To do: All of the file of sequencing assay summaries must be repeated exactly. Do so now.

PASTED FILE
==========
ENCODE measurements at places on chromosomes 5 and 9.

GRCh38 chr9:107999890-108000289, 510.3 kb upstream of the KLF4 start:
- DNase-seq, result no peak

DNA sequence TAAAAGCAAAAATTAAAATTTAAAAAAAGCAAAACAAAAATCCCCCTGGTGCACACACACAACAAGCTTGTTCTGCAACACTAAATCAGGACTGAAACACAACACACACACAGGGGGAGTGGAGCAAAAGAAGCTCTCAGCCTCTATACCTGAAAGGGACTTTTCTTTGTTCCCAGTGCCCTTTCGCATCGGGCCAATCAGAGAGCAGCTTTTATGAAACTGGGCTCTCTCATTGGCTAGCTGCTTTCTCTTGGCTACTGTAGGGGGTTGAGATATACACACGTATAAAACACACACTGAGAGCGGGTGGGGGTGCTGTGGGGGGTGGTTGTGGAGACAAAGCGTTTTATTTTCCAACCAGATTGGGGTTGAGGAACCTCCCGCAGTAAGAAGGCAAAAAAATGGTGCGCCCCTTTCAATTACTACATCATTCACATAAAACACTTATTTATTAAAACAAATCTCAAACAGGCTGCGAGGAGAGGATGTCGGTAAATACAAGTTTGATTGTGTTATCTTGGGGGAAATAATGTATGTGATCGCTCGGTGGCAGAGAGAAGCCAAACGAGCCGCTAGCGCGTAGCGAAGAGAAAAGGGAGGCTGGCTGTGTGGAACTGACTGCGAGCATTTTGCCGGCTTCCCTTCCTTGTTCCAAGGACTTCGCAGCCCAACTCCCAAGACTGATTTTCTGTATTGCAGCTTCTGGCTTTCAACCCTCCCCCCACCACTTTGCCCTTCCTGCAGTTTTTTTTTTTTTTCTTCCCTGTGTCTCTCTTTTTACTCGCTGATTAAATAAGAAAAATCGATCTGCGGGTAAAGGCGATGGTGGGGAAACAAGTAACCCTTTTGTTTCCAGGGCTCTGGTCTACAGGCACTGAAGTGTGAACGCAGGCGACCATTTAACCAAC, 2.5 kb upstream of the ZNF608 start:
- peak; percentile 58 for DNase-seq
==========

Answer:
ENCODE measurements at places on chromosomes 5 and 9.

GRCh38 chr9:107999890-108000289, 510.3 kb upstream of the KLF4 start:
- DNase-seq, result no peak

DNA sequence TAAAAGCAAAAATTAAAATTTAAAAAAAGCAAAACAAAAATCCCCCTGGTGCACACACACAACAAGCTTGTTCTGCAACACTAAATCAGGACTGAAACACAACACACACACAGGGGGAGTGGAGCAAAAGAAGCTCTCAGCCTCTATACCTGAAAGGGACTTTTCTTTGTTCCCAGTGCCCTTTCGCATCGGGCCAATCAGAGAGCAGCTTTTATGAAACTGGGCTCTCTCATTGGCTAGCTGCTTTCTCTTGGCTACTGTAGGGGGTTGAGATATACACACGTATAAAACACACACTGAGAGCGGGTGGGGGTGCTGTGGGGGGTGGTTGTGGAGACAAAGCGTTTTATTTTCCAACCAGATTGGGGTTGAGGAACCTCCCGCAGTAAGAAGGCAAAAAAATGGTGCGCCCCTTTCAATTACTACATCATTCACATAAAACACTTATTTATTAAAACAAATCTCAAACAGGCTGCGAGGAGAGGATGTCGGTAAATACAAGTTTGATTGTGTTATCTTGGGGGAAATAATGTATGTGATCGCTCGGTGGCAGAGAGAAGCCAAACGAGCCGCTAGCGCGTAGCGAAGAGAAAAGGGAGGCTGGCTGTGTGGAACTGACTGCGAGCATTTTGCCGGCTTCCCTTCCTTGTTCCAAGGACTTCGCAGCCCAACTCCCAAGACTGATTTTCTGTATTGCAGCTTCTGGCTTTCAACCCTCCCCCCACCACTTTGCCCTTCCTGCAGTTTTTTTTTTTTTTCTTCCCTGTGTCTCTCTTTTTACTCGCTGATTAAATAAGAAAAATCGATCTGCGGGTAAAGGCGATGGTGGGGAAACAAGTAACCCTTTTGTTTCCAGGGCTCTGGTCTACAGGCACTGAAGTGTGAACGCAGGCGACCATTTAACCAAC, 2.5 kb upstream of the ZNF608 start:
- peak; percentile 58 for DNase-seq